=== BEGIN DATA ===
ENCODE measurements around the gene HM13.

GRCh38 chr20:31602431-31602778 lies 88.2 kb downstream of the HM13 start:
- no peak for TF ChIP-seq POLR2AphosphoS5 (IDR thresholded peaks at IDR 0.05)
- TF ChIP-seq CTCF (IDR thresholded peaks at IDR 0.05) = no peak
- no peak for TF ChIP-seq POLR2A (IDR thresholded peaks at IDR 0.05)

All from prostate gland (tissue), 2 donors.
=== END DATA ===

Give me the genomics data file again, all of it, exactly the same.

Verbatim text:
ENCODE measurements around the gene HM13.

GRCh38 chr20:31602431-31602778 lies 88.2 kb downstream of the HM13 start:
- no peak for TF ChIP-seq POLR2AphosphoS5 (IDR thresholded peaks at IDR 0.05)
- TF ChIP-seq CTCF (IDR thresholded peaks at IDR 0.05) = no peak
- no peak for TF ChIP-seq POLR2A (IDR thresholded peaks at IDR 0.05)

All from prostate gland (tissue), 2 donors.